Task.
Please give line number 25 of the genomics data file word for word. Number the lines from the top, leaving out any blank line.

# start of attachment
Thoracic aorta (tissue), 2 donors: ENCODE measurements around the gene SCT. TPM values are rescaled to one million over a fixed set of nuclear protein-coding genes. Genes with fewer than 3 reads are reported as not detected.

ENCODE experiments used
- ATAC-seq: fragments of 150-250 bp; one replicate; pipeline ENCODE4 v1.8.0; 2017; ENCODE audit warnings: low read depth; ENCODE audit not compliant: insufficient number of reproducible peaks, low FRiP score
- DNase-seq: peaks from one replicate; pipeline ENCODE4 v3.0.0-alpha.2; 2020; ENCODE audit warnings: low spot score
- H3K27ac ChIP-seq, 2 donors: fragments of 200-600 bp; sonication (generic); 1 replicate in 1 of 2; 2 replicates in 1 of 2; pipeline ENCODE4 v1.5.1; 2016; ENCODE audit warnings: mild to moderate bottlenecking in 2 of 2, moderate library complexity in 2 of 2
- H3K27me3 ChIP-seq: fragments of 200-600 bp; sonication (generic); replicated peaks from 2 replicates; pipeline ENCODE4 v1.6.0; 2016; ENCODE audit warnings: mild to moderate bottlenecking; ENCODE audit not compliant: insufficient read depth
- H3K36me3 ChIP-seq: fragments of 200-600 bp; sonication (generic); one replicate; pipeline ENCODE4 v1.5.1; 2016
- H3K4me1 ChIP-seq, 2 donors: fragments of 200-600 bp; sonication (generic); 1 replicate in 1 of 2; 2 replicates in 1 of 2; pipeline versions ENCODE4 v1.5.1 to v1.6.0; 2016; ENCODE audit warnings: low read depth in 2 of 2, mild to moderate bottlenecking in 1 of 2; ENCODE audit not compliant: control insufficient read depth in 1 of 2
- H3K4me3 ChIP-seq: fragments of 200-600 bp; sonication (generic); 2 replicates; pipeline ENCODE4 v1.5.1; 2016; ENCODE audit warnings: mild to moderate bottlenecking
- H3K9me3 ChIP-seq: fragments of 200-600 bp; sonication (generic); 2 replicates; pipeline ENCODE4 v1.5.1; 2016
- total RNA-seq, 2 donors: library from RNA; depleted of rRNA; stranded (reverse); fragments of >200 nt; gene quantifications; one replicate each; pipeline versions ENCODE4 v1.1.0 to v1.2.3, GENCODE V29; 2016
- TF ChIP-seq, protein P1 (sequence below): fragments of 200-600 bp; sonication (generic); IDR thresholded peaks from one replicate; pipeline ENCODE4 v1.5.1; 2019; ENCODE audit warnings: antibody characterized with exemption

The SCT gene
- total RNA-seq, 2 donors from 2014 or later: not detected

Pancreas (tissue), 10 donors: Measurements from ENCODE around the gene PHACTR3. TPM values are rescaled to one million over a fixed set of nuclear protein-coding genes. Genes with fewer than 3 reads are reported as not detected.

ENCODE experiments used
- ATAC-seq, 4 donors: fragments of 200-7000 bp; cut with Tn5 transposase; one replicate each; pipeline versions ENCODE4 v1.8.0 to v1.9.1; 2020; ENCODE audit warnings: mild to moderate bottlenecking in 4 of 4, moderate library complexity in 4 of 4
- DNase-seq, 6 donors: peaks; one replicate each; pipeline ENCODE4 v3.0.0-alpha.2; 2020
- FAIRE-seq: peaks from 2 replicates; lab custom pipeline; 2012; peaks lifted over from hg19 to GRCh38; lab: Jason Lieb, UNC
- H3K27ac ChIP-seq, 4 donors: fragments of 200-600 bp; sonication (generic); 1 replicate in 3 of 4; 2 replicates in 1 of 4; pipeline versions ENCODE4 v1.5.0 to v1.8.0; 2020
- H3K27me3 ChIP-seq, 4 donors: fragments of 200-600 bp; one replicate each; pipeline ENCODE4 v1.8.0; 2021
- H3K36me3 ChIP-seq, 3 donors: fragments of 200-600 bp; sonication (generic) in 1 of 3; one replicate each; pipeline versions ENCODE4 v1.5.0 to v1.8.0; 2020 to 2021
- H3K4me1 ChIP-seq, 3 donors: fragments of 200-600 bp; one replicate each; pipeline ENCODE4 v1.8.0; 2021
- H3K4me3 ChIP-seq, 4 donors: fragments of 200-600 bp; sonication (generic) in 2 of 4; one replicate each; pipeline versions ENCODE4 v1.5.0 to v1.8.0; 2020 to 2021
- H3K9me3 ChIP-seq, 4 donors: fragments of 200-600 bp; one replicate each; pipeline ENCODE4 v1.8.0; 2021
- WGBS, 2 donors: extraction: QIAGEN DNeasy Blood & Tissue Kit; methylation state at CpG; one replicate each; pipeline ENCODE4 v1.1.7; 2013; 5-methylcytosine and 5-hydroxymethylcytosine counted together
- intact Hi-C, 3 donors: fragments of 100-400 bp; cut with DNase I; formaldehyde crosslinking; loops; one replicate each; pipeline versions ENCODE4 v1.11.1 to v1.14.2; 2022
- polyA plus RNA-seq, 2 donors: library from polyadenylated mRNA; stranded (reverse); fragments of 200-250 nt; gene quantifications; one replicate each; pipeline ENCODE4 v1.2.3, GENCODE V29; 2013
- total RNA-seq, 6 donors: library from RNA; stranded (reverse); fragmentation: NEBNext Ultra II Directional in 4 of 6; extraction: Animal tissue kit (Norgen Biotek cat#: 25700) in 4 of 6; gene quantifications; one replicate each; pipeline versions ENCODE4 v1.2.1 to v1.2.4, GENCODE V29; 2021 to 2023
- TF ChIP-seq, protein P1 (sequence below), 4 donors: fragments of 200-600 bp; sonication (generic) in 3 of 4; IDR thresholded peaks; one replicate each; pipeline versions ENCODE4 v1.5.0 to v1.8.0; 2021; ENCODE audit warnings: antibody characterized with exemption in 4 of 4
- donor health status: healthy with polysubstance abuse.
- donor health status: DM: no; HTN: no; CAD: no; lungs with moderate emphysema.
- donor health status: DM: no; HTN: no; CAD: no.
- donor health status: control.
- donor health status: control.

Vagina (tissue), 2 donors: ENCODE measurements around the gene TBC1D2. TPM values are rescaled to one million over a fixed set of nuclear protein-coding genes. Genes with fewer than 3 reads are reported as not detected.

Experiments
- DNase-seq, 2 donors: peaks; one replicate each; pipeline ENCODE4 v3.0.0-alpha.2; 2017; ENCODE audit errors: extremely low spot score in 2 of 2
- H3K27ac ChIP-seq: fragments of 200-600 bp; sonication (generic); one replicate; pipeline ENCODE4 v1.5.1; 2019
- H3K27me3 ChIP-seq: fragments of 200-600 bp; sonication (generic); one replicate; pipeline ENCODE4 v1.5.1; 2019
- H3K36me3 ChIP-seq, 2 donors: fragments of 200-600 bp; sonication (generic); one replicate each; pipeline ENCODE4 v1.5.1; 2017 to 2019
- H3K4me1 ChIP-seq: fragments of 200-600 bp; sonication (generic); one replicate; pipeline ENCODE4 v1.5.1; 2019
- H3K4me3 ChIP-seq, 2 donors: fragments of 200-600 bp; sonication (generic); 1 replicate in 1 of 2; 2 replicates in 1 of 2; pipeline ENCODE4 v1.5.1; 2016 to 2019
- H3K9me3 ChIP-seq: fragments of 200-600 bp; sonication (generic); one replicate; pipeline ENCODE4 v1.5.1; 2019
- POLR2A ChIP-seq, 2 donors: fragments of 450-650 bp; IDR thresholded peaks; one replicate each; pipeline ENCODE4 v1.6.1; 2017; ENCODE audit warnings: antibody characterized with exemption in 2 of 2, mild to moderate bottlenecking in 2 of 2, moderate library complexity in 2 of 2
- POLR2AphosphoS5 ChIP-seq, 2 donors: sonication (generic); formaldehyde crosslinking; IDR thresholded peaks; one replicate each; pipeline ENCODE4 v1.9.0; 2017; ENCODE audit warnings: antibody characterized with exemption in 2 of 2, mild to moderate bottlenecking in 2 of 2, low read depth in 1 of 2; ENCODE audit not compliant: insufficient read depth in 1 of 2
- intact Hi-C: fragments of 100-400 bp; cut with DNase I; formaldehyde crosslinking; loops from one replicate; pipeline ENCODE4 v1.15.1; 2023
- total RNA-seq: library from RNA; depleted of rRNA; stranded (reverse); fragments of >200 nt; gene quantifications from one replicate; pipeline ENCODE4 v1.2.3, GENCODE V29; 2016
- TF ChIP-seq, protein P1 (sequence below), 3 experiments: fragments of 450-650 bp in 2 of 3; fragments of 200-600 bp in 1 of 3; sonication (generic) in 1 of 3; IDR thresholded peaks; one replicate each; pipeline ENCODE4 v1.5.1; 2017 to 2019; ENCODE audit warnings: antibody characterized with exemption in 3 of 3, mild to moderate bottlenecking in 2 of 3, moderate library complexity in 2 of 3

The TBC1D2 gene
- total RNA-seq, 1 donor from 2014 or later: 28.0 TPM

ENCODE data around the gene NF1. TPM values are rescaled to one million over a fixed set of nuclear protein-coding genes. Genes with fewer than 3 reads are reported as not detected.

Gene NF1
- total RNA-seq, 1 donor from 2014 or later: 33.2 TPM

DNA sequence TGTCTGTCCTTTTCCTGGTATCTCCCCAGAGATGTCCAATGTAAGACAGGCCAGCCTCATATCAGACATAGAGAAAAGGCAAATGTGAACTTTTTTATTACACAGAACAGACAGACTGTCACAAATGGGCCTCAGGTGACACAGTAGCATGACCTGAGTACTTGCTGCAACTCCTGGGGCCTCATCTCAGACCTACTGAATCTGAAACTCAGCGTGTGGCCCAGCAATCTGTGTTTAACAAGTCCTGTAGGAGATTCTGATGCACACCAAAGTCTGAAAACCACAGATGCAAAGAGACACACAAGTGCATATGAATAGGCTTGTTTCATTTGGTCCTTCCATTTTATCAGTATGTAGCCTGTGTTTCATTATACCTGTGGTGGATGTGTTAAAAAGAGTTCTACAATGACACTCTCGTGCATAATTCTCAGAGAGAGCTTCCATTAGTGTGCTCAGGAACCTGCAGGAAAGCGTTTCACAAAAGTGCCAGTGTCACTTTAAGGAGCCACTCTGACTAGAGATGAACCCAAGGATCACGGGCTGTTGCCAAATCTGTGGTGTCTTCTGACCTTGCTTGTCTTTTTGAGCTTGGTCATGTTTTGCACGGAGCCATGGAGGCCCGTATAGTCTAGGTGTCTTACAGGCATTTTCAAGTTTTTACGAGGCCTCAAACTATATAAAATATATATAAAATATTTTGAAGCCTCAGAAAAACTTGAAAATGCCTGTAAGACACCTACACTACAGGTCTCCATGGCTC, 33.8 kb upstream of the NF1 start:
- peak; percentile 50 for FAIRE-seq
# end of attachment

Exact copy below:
- H3K9me3 ChIP-seq, 4 donors: fragments of 200-600 bp; one replicate each; pipeline ENCODE4 v1.8.0; 2021